We often times talk about how Christians ought to be in the world but not of the world. This is largely drawn from John 17 where Jesus is praying for His disciples. In verse 16, Jesus speaks about how the disciples, like Himself, are not of the world. However, verse 18 speaks about how they had been sent into the world just as Jesus Himself was sent into the world.
We also need to consider the greater context of this passage. As soon as Jesus completes His prayer, He walks to the Garden of Gethsemane. This prayer comes immediately before Jesus’ execution. Therefore, being in the world meant that terrible pain was coming His way. Being in the world meant that betrayal by one of His 12 closest followers was imminent.
What if there was no ultimate justice? What if there was no ultimate joy? What if there was no ultimate purpose? What if there was no ultimate hope?
Any intellectually consistent materialist will tell you that there is no ultimate justice, joy, purpose or hope. There is nothing beyond our existence here on earth, so we essentially have to play the hand we are dealt. Even if our lives are miserable, there is no reason to hope for anything better because there is nothing to hope for.
Jesus is presenting a vision of something better. Jesus is speaking about people who are not confined to the material. We are not of the world. We are not tied to the fate of the world. Even though we might be in the world right now experiencing sometimes miserable circumstances, we have a reason to believe justice, joy, purpose and hope exist.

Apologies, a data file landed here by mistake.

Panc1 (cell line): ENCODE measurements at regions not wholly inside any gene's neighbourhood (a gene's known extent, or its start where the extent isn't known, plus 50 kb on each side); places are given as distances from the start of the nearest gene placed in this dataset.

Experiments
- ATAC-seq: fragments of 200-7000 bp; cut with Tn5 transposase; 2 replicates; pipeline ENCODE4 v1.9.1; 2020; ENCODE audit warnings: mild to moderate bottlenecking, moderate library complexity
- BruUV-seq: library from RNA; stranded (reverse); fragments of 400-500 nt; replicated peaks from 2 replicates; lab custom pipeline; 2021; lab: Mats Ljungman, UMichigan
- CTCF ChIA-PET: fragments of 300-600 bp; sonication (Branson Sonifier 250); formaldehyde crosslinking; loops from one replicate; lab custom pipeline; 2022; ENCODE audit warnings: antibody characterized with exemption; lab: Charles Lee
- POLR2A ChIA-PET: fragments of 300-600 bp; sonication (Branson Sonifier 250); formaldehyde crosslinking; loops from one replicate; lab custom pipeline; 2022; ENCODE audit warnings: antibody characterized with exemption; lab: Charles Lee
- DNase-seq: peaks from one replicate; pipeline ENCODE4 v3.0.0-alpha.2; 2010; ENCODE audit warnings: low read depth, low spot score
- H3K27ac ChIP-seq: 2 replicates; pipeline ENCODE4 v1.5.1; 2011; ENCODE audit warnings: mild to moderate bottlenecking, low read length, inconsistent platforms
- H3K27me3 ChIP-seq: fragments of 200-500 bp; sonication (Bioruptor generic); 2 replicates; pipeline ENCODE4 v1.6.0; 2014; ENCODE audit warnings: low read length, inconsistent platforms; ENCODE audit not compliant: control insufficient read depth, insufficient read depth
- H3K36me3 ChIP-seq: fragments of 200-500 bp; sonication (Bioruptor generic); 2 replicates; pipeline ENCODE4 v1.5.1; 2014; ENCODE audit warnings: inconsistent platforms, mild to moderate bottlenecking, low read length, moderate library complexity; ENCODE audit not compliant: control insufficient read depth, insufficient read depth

Our materialist friends will simply say that this is some kind of wishful thinking. We can’t cope with the hopelessness of our own existence, so we put our faith in some kind of fantasy. Essentially, our faith is our defense mechanism.
However, there is a difference here. Jesus Christ was a literal person who walked on the earth. He literally died, and He literally rose again. We put our faith in Jesus Christ, and our beliefs in these admittedly good things follow from that principle.
The ability to believe in justice, joy, purpose and hope come after my belief in Jesus Christ. He is not simply a fantasy I built up in my own mind to provide a justification for wanting these things.
They are a real response to an encounter with the real person of Jesus Christ.
Therefore, when we talk about Christians being in the world but not of the world, think about the context of the passage. There are many great things about being alive, but there are challenges that we all face every day. Be grateful that Jesus promised us more. We do not have to be of the world.